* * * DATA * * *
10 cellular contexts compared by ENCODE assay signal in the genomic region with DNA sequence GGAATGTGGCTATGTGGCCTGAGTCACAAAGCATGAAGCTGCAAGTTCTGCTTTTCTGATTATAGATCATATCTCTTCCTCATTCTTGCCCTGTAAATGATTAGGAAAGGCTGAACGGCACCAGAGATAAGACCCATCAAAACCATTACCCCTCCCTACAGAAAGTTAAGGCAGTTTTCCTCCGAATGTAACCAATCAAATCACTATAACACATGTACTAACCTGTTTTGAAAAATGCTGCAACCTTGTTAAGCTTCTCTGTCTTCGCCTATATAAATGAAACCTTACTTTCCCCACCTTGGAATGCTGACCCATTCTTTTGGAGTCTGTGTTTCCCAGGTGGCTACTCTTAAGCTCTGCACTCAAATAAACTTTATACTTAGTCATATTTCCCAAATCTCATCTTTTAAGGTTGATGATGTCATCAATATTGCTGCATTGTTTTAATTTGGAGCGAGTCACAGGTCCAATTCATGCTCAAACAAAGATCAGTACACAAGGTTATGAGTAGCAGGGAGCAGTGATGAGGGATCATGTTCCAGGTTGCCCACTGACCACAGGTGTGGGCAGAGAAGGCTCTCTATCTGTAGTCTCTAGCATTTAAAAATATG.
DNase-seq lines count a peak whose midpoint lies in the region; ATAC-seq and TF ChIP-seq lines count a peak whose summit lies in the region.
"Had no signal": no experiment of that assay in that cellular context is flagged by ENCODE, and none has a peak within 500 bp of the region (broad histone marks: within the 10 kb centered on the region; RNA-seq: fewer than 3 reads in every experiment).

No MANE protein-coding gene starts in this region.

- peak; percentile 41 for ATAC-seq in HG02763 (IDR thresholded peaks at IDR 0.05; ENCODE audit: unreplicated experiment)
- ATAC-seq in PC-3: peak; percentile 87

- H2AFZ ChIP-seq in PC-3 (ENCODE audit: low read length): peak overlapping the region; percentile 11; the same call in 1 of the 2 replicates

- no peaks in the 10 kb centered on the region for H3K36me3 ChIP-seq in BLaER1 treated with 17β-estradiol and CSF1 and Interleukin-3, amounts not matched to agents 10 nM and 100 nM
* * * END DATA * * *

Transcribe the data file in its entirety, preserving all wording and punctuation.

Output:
10 cellular contexts compared by ENCODE assay signal in the genomic region with DNA sequence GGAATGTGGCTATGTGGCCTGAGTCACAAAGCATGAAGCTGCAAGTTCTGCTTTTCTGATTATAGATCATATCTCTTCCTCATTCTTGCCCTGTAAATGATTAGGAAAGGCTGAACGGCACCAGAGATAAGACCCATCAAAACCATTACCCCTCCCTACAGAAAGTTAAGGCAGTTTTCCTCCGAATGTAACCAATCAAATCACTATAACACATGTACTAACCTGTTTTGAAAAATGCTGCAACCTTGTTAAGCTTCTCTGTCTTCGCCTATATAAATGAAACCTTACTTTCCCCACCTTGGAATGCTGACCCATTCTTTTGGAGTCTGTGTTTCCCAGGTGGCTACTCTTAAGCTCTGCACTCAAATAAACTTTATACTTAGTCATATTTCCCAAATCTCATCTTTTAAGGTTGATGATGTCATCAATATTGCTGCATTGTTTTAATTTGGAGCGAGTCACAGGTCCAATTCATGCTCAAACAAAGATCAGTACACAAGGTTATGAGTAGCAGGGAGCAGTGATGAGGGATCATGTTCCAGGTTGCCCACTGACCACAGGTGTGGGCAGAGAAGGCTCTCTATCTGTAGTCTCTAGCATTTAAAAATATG.
DNase-seq lines count a peak whose midpoint lies in the region; ATAC-seq and TF ChIP-seq lines count a peak whose summit lies in the region.
"Had no signal": no experiment of that assay in that cellular context is flagged by ENCODE, and none has a peak within 500 bp of the region (broad histone marks: within the 10 kb centered on the region; RNA-seq: fewer than 3 reads in every experiment).

No MANE protein-coding gene starts in this region.

- peak; percentile 41 for ATAC-seq in HG02763 (IDR thresholded peaks at IDR 0.05; ENCODE audit: unreplicated experiment)
- ATAC-seq in PC-3: peak; percentile 87

- H2AFZ ChIP-seq in PC-3 (ENCODE audit: low read length): peak overlapping the region; percentile 11; the same call in 1 of the 2 replicates

- no peaks in the 10 kb centered on the region for H3K36me3 ChIP-seq in BLaER1 treated with 17β-estradiol and CSF1 and Interleukin-3, amounts not matched to agents 10 nM and 100 nM